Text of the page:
2. Fortunately it is very unlikely that he is being sincere, since true sociopaths are rare. He’s just another fucking nerd with an internet connection larping as a horrible human being. Those are far more common than actual sociopaths.

          I agree with this as well.

          I accept Internet anonymity as there are some people who really do need it for legitimate reasons, but there’s no doubt that one thing it does is empower all the people whose idea of a good time is to say the most offensive stuff about other people that they are too cowardly to ever say to someone’s face.

        3. Agree the larpers probably vastly outnumber the sociopaths. No way to know so I may be wrong but my 2 cents is this guy’s the real deal.

    3. Aktenberg, were your parents aware that you had been stillborn?

      1. That’s certainly one way to respond to a shitty, sick comment. But if he’s a piece of garbage who has let politics destroy his humanity, what’s that say about you?

        1. A is either 1. just trolling or 2. actually a bad person

          If 1, such responses just encourage him

          If 2, such responses do nothing

          The need to respond to every comment [such as A. Kirkland’s] is counterproductive.

        2. bevis, Aktenberg has been making such posts as long as he’s been here, and there’s no reason to think he won’t continue as long as he stays there. Most of the time no one bothers to respond to her. I do on occasion just to remind her that her comments are outside the bounds of civilized behavior, not that it does any good, but just because I think there’s some value in occasionally reminding uncivilized people that they’re being uncivilized. But I don’t make a habit of it. As for what that says about me, I’ll let others be the judge.

          1. The best thing to do with trolls like Aktenberg is to ignore them completely

            1. That’s what people said about Trump.

  2. That was mighty big of him. McConnell I mean. He even, like, conceded the election. How amazing is that.

    1. He had some leverage in organizing the Senate and he used it. Just as had been done in previous 50-50 ties.

      Welcome to politics 101.

      1. There’s a hidden comparison there you may have missed.

  3. A third the graft, and a tenth the work, it’s a good deal from his perspective. But Republicans might have preferred that he work harder at obstructing their agenda, rather than making things work smoothly.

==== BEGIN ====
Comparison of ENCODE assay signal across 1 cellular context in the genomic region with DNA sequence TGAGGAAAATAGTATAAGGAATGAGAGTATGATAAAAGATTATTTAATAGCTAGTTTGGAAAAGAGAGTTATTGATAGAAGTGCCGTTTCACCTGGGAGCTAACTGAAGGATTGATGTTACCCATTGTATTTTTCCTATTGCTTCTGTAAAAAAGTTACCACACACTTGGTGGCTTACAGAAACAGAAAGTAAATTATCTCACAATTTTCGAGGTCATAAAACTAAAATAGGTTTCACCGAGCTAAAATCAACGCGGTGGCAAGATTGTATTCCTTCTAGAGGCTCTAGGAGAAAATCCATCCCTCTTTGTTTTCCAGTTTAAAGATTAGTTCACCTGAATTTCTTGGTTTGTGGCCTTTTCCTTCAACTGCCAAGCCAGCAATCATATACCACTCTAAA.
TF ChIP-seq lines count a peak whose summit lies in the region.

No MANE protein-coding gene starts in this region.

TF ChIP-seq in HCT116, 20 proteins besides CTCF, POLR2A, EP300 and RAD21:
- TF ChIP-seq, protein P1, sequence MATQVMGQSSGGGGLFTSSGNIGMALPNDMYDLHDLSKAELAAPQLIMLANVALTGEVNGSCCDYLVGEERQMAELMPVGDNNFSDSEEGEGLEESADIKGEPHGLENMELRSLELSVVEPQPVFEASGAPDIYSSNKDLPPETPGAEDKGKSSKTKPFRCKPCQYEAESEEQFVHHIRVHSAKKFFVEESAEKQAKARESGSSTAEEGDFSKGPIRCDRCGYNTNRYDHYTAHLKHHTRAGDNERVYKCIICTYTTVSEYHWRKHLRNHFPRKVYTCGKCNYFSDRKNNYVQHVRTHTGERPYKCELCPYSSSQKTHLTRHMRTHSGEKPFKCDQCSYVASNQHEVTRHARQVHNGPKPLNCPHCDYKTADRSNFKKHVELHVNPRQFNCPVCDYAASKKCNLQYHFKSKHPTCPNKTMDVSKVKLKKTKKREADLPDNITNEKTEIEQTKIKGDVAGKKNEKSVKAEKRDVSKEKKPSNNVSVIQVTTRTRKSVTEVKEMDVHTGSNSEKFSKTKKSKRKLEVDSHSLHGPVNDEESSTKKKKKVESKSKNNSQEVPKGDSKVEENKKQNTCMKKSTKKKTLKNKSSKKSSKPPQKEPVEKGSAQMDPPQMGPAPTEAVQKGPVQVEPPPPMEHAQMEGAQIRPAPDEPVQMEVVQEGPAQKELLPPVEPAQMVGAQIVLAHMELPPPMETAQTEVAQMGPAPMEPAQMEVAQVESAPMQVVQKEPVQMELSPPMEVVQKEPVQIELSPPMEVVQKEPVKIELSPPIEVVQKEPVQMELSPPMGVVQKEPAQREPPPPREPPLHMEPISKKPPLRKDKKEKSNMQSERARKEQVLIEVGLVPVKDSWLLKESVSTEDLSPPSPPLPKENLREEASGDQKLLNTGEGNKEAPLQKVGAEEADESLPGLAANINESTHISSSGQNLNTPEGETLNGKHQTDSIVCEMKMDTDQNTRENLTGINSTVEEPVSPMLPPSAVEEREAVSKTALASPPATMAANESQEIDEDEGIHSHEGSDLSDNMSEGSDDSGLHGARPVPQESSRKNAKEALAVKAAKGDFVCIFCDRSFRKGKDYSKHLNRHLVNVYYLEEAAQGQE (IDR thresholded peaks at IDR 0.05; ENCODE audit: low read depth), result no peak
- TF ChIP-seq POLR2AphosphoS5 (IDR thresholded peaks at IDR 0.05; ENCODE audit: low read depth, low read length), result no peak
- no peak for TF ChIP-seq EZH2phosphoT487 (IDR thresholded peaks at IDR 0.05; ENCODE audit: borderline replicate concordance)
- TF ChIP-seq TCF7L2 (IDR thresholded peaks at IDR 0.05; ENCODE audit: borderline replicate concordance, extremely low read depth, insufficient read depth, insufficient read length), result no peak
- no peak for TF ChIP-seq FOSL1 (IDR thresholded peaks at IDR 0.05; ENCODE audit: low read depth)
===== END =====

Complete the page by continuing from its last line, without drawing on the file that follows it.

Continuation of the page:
1. First of all, he will be plenty of obstructionist.

      But second of all, no, obstructionism is really bad. It’s nihilist. It’s what you do when you want people to die.

      We are in a pandemic, Brett. We need the government to do things. Including to save the lives of Mitch McConnell’s constiuents. This is no time to try and turn the US into a libertarian death cult.

      1. No, we don’t. That’s why we’re libertarians.

        1. mulched, if libertarianism were ever to grow up to be a real theory of government, you might have a point. Until it does, it will always be a cult. When libertarianism advocates policies that will kill people, it’s a death cult.

          So long as your ideology includes room for demands to prevent government from working, lest government prove successful and popular, libertarians remain nihilist cranks.

          Stick with it, and you can expect the disrespect those positions earn for you.

      2. Obstruction isn’t inherently nihilist, unless it’s unselective. Sometimes it’s the most important thing you can do.

        There are things we agree that we need the government to do, and to some extent we disagree about how to get them done, and you can argue that obstruction in these cases is inappropriate for the minority to engage in.

        But there are also things we disagree about the need to do, even things where one party thinks we need to do what the other party thinks we need to refrain from.

        Sometimes the very goal of one party is an evil the other party is committed to opposing.

        And when that happens, when the majority sets out to do what the minority thinks should not be done, must not be done, if the minority won’t obstruct, what good is it?

        1. Sorry, Brett. That BS won’t fly. Problem is, libertarians don’t do their opposing policy-by-policy. They oppose on principle anything that looks like it promises to make government successful and popular, no matter how constructive the policy. That is nihilistic.

          1. Yes, libertarians are famously opposed to laws against rape, murder, robbery. [/sarc] You exaggerate somewhat, few libertarians are anarchists.